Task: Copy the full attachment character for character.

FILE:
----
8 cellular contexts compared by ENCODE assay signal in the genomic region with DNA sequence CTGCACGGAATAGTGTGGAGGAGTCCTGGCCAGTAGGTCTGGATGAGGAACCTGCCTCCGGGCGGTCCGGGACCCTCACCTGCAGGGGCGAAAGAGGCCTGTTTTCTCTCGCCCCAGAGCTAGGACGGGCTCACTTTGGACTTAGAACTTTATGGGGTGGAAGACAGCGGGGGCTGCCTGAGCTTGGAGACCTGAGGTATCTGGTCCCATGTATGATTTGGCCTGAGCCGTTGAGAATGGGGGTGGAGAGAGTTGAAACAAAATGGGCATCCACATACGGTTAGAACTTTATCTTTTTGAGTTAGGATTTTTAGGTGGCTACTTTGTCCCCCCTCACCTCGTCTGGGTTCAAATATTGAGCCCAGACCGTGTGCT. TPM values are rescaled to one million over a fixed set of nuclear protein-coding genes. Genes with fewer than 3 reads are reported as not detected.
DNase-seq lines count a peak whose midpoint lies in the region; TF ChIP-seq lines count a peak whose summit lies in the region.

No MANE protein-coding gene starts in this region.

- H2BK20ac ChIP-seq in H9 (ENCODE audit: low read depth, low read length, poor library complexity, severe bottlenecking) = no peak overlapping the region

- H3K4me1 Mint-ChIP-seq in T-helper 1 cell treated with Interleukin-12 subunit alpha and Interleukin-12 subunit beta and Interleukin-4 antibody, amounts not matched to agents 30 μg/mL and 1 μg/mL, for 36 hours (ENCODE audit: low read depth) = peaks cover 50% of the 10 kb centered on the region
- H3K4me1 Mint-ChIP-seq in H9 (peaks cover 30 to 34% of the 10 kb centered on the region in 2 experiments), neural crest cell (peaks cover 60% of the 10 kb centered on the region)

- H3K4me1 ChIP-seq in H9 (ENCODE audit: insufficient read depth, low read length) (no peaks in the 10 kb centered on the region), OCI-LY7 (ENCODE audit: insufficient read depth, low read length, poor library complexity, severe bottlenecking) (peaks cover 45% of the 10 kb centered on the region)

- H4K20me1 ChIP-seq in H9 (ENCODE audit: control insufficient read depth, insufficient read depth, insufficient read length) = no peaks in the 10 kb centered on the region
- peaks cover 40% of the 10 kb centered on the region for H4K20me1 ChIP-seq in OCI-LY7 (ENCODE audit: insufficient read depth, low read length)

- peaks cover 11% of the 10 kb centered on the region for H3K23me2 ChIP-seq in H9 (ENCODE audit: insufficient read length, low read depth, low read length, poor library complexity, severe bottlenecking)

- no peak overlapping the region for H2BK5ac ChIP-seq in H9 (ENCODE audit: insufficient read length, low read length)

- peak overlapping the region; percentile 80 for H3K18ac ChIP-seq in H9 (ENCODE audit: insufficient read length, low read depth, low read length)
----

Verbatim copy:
8 cellular contexts compared by ENCODE assay signal in the genomic region with DNA sequence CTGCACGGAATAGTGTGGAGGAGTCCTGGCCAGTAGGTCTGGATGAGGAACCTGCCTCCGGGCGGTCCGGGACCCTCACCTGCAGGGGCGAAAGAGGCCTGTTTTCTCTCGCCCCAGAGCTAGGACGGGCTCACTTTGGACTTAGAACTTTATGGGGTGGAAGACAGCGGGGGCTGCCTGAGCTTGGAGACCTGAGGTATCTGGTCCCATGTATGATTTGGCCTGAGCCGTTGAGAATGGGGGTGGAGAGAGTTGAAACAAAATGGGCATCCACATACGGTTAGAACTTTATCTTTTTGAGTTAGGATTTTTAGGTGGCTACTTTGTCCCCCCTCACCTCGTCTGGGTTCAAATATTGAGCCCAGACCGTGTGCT. TPM values are rescaled to one million over a fixed set of nuclear protein-coding genes. Genes with fewer than 3 reads are reported as not detected.
DNase-seq lines count a peak whose midpoint lies in the region; TF ChIP-seq lines count a peak whose summit lies in the region.

No MANE protein-coding gene starts in this region.

- H2BK20ac ChIP-seq in H9 (ENCODE audit: low read depth, low read length, poor library complexity, severe bottlenecking) = no peak overlapping the region

- H3K4me1 Mint-ChIP-seq in T-helper 1 cell treated with Interleukin-12 subunit alpha and Interleukin-12 subunit beta and Interleukin-4 antibody, amounts not matched to agents 30 μg/mL and 1 μg/mL, for 36 hours (ENCODE audit: low read depth) = peaks cover 50% of the 10 kb centered on the region
- H3K4me1 Mint-ChIP-seq in H9 (peaks cover 30 to 34% of the 10 kb centered on the region in 2 experiments), neural crest cell (peaks cover 60% of the 10 kb centered on the region)

- H3K4me1 ChIP-seq in H9 (ENCODE audit: insufficient read depth, low read length) (no peaks in the 10 kb centered on the region), OCI-LY7 (ENCODE audit: insufficient read depth, low read length, poor library complexity, severe bottlenecking) (peaks cover 45% of the 10 kb centered on the region)

- H4K20me1 ChIP-seq in H9 (ENCODE audit: control insufficient read depth, insufficient read depth, insufficient read length) = no peaks in the 10 kb centered on the region
- peaks cover 40% of the 10 kb centered on the region for H4K20me1 ChIP-seq in OCI-LY7 (ENCODE audit: insufficient read depth, low read length)

- peaks cover 11% of the 10 kb centered on the region for H3K23me2 ChIP-seq in H9 (ENCODE audit: insufficient read length, low read depth, low read length, poor library complexity, severe bottlenecking)

- no peak overlapping the region for H2BK5ac ChIP-seq in H9 (ENCODE audit: insufficient read length, low read length)

- peak overlapping the region; percentile 80 for H3K18ac ChIP-seq in H9 (ENCODE audit: insufficient read length, low read depth, low read length)